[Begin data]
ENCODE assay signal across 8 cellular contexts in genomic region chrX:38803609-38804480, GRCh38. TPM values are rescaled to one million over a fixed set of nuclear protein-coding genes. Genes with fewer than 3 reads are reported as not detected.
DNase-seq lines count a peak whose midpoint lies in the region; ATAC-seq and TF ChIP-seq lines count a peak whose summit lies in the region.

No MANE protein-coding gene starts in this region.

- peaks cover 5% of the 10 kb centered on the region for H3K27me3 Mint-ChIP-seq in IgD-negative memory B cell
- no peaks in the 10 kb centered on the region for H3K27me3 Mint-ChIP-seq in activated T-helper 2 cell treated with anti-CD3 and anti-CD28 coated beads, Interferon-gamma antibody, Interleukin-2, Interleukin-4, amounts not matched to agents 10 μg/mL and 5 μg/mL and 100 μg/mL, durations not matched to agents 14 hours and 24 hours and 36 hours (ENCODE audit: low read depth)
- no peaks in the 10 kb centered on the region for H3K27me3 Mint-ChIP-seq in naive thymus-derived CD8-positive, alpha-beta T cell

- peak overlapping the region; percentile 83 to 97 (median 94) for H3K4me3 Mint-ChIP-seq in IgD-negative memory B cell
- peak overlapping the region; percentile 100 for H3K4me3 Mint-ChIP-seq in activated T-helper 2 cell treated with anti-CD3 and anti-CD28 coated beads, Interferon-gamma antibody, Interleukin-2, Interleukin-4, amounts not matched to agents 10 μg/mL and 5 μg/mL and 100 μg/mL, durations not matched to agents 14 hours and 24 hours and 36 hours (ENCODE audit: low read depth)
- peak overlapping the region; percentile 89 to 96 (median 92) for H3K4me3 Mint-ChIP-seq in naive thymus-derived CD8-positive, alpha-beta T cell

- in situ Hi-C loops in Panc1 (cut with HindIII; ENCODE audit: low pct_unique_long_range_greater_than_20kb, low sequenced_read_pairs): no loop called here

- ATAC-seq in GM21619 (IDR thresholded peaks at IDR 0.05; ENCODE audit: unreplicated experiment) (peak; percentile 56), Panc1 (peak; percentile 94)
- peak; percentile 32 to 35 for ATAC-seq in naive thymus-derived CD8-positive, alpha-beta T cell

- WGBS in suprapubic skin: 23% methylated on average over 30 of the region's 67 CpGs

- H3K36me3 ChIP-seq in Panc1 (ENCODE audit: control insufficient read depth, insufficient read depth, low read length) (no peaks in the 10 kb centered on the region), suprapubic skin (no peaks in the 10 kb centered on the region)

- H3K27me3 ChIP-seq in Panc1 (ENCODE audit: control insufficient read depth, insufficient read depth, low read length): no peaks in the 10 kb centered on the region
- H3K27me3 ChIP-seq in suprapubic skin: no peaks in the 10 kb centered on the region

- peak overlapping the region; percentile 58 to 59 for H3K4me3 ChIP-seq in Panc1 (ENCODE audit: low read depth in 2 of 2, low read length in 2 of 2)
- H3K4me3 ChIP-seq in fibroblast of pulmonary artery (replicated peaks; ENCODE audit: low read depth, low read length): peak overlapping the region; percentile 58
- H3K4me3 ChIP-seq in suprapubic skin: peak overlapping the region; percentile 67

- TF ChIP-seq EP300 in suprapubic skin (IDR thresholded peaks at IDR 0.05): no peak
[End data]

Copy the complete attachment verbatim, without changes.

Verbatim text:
ENCODE assay signal across 8 cellular contexts in genomic region chrX:38803609-38804480, GRCh38. TPM values are rescaled to one million over a fixed set of nuclear protein-coding genes. Genes with fewer than 3 reads are reported as not detected.
DNase-seq lines count a peak whose midpoint lies in the region; ATAC-seq and TF ChIP-seq lines count a peak whose summit lies in the region.

No MANE protein-coding gene starts in this region.

- peaks cover 5% of the 10 kb centered on the region for H3K27me3 Mint-ChIP-seq in IgD-negative memory B cell
- no peaks in the 10 kb centered on the region for H3K27me3 Mint-ChIP-seq in activated T-helper 2 cell treated with anti-CD3 and anti-CD28 coated beads, Interferon-gamma antibody, Interleukin-2, Interleukin-4, amounts not matched to agents 10 μg/mL and 5 μg/mL and 100 μg/mL, durations not matched to agents 14 hours and 24 hours and 36 hours (ENCODE audit: low read depth)
- no peaks in the 10 kb centered on the region for H3K27me3 Mint-ChIP-seq in naive thymus-derived CD8-positive, alpha-beta T cell

- peak overlapping the region; percentile 83 to 97 (median 94) for H3K4me3 Mint-ChIP-seq in IgD-negative memory B cell
- peak overlapping the region; percentile 100 for H3K4me3 Mint-ChIP-seq in activated T-helper 2 cell treated with anti-CD3 and anti-CD28 coated beads, Interferon-gamma antibody, Interleukin-2, Interleukin-4, amounts not matched to agents 10 μg/mL and 5 μg/mL and 100 μg/mL, durations not matched to agents 14 hours and 24 hours and 36 hours (ENCODE audit: low read depth)
- peak overlapping the region; percentile 89 to 96 (median 92) for H3K4me3 Mint-ChIP-seq in naive thymus-derived CD8-positive, alpha-beta T cell

- in situ Hi-C loops in Panc1 (cut with HindIII; ENCODE audit: low pct_unique_long_range_greater_than_20kb, low sequenced_read_pairs): no loop called here

- ATAC-seq in GM21619 (IDR thresholded peaks at IDR 0.05; ENCODE audit: unreplicated experiment) (peak; percentile 56), Panc1 (peak; percentile 94)
- peak; percentile 32 to 35 for ATAC-seq in naive thymus-derived CD8-positive, alpha-beta T cell

- WGBS in suprapubic skin: 23% methylated on average over 30 of the region's 67 CpGs

- H3K36me3 ChIP-seq in Panc1 (ENCODE audit: control insufficient read depth, insufficient read depth, low read length) (no peaks in the 10 kb centered on the region), suprapubic skin (no peaks in the 10 kb centered on the region)

- H3K27me3 ChIP-seq in Panc1 (ENCODE audit: control insufficient read depth, insufficient read depth, low read length): no peaks in the 10 kb centered on the region
- H3K27me3 ChIP-seq in suprapubic skin: no peaks in the 10 kb centered on the region

- peak overlapping the region; percentile 58 to 59 for H3K4me3 ChIP-seq in Panc1 (ENCODE audit: low read depth in 2 of 2, low read length in 2 of 2)
- H3K4me3 ChIP-seq in fibroblast of pulmonary artery (replicated peaks; ENCODE audit: low read depth, low read length): peak overlapping the region; percentile 58
- H3K4me3 ChIP-seq in suprapubic skin: peak overlapping the region; percentile 67

- TF ChIP-seq EP300 in suprapubic skin (IDR thresholded peaks at IDR 0.05): no peak